I just returned from vacation. Greg and I went to the OR coast with a friends, (the coast is WAY more fun when you have someone to build sand castles with) and upon returning home I headed further east for a wedding. Being close enough to spit, I couldn’t resist traveling a couple of hours further to spend a day on the water with my daughter. On the long drive home, on what would have been my 30th wedding anniversary with Jim, I hiked in and had a glorious solo half hour soak in Jerry Johnson Hot Springs. It was bittersweet, as grief filled memories always are. A longing for the past, that can never be again. And gratitude for who and where I am now.
In the course of less than ten years, I’ve lost my husband to brain cancer, my two children have been launched into independent adulthood, my dog died of old age, and I sold the home that we all lived in together as a family. I dated a bit, I met a man. We bought land, built a house, and got married. Yes, in that order. We now have a barn cat that adopted us, 9 chickens, and two horses. I am tapering down from a 35 year career as a physical therapist and I am running for Latah County Commissioner.
When I am out talking to folks at senior meals and standing on their doorsteps, I hear a lot about wanting all the advantages that economic growth will bring to the area. Better infrastructure, increased tax base for education, and new opportunities for employment. I also hear a longing to maintain our rural quality of life, our rich agriculture, and our public lands. Many families have lived here for generations, and there is nostalgia for their childhood memories. Change is bittersweet.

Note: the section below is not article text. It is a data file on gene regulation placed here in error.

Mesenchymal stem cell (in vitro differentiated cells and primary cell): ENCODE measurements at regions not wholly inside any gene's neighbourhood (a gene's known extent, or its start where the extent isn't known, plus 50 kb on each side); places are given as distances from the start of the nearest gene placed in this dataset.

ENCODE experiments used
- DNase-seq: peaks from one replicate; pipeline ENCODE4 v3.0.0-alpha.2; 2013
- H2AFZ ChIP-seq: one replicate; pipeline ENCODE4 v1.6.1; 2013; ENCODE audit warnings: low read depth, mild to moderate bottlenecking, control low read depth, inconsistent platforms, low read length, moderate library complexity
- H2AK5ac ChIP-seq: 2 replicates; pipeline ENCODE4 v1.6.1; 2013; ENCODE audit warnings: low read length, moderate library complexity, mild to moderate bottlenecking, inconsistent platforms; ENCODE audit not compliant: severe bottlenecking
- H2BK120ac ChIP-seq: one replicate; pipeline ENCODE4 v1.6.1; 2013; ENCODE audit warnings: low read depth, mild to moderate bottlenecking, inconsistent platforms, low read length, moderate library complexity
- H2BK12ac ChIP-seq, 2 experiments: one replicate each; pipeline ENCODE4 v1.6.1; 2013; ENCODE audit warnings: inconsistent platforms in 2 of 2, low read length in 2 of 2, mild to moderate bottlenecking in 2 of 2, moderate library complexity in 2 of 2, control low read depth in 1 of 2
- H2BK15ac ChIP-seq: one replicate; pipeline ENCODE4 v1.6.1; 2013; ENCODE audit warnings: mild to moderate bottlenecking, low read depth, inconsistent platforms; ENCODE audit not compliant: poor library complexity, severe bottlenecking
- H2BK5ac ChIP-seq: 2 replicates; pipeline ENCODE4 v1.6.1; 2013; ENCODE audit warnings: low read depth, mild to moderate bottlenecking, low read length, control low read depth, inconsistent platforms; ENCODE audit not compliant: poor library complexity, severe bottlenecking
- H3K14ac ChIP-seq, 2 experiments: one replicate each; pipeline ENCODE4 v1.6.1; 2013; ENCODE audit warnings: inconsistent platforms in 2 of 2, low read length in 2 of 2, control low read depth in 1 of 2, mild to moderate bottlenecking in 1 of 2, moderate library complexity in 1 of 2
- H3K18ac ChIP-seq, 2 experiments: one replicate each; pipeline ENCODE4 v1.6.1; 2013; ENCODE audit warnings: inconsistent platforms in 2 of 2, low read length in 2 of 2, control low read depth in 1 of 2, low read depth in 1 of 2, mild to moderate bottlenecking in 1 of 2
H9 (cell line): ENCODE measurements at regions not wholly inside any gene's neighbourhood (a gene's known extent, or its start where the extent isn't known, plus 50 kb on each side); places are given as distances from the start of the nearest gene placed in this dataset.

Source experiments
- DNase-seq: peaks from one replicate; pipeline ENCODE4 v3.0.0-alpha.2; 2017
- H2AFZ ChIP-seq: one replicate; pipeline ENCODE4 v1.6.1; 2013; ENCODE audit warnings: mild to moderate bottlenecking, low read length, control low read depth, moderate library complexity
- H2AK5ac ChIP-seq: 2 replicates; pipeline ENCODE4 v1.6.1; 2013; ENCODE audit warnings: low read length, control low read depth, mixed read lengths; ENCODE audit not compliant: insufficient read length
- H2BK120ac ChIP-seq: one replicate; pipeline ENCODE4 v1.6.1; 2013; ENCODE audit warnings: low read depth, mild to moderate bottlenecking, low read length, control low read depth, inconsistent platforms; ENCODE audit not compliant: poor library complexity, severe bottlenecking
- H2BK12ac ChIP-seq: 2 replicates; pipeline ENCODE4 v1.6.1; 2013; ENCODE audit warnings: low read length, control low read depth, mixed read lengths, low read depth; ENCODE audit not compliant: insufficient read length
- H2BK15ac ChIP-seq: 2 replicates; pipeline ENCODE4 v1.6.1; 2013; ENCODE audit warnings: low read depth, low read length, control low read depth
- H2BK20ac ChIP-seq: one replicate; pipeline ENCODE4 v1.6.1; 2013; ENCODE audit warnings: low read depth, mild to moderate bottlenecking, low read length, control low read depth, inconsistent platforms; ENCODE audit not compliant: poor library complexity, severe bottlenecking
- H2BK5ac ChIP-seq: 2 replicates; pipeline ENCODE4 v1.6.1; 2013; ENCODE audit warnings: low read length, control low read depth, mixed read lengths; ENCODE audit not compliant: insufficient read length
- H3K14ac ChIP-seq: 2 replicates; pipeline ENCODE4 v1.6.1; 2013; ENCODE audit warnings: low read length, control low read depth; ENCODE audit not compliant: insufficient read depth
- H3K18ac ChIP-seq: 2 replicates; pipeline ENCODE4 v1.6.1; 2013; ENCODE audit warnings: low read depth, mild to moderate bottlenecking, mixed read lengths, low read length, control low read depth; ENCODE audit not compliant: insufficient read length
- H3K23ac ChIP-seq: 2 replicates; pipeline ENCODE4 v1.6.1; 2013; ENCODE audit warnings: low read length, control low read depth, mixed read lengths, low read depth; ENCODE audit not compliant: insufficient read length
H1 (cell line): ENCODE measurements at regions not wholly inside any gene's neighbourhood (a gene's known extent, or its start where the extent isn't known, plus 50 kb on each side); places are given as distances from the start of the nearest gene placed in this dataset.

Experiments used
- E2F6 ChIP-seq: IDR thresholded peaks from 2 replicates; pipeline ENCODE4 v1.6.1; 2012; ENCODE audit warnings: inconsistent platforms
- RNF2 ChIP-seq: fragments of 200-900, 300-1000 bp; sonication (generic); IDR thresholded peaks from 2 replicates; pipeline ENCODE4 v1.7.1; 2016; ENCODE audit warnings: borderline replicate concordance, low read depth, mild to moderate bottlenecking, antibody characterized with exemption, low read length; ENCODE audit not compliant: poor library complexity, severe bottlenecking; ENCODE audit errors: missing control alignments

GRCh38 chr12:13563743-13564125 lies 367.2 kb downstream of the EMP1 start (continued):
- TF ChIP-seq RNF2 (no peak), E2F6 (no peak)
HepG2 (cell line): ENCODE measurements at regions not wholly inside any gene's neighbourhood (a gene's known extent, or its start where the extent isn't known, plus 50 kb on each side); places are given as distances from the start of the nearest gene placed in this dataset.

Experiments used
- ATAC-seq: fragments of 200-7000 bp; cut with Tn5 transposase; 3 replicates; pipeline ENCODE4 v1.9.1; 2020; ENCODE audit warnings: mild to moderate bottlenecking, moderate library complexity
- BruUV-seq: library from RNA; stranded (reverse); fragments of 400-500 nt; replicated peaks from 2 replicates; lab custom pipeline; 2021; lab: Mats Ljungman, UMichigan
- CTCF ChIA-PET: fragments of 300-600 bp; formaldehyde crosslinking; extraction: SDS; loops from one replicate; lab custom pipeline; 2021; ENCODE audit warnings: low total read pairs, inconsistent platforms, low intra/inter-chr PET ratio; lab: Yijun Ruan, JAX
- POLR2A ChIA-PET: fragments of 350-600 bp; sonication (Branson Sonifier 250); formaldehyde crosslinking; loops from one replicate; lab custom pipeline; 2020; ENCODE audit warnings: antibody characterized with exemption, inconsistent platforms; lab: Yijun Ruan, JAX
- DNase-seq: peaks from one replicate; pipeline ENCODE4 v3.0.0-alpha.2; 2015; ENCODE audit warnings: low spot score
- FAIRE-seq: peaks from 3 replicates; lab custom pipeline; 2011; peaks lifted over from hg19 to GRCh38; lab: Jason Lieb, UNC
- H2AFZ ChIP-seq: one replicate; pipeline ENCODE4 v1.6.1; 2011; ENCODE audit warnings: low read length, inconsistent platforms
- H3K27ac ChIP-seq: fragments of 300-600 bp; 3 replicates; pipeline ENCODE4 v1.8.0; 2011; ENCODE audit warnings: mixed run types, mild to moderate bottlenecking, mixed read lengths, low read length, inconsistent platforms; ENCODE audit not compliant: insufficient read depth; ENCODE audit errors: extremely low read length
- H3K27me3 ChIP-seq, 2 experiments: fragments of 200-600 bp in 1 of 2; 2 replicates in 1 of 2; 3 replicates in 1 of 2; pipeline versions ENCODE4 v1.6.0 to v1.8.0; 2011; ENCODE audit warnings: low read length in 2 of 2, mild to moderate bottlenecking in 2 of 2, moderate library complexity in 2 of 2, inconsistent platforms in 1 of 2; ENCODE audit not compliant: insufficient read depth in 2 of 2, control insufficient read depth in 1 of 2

My opponent in this race is of the same gender and political party as the fine gentleman who will be entering a well deserved retirement from the board of county commissioners. From reading his platform, he is running on “keeping the balance” of the current board, a “no change” ideal. In my last few months of sitting in on commissioner meetings, there is much to be said for “no change.” The current board gets along well, they respect and have the respect of all the county departments, and they genuinely seem to like each other. I certainly don’t want to change this aspect of the role. It is an ideal to strive for.
There is a saying that there is nothing in this life that is assured with the exception of death and taxes. I venture that we should add “change” to that list. Whether incremental or sudden, we all experience change in our lives, in our community, and in our world. I will make a great County Commissioner. I can do change. I’ve had a lot of practice in the last decade.